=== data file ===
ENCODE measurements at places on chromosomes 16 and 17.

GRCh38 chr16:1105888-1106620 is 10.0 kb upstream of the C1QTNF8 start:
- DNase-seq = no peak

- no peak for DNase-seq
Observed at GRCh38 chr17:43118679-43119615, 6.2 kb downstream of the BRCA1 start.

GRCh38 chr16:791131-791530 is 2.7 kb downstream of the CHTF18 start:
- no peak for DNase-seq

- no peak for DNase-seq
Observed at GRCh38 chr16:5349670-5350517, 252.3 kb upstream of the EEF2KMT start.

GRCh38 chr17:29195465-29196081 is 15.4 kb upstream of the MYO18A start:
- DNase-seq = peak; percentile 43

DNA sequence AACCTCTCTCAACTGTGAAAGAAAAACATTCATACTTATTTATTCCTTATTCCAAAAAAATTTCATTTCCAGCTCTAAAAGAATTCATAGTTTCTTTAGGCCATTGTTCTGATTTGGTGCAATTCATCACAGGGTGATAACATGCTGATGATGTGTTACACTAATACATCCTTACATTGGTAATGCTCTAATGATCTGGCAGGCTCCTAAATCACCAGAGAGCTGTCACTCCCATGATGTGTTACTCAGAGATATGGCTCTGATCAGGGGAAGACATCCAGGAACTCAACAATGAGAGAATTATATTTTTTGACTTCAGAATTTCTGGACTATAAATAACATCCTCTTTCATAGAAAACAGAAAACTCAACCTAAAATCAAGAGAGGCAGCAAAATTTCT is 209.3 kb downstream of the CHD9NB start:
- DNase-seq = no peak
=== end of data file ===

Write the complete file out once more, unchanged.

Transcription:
ENCODE measurements at places on chromosomes 16 and 17.

GRCh38 chr16:1105888-1106620 is 10.0 kb upstream of the C1QTNF8 start:
- DNase-seq = no peak

- no peak for DNase-seq
Observed at GRCh38 chr17:43118679-43119615, 6.2 kb downstream of the BRCA1 start.

GRCh38 chr16:791131-791530 is 2.7 kb downstream of the CHTF18 start:
- no peak for DNase-seq

- no peak for DNase-seq
Observed at GRCh38 chr16:5349670-5350517, 252.3 kb upstream of the EEF2KMT start.

GRCh38 chr17:29195465-29196081 is 15.4 kb upstream of the MYO18A start:
- DNase-seq = peak; percentile 43

DNA sequence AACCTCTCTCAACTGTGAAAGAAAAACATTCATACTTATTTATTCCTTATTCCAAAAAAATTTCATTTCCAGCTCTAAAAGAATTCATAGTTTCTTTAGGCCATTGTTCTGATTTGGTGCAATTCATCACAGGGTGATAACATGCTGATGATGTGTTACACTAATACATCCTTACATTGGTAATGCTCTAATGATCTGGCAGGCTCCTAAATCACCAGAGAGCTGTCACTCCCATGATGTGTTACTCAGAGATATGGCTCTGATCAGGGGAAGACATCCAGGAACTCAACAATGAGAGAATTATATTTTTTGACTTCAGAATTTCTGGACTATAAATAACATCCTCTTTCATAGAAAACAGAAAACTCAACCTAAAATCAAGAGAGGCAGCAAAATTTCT is 209.3 kb downstream of the CHD9NB start:
- DNase-seq = no peak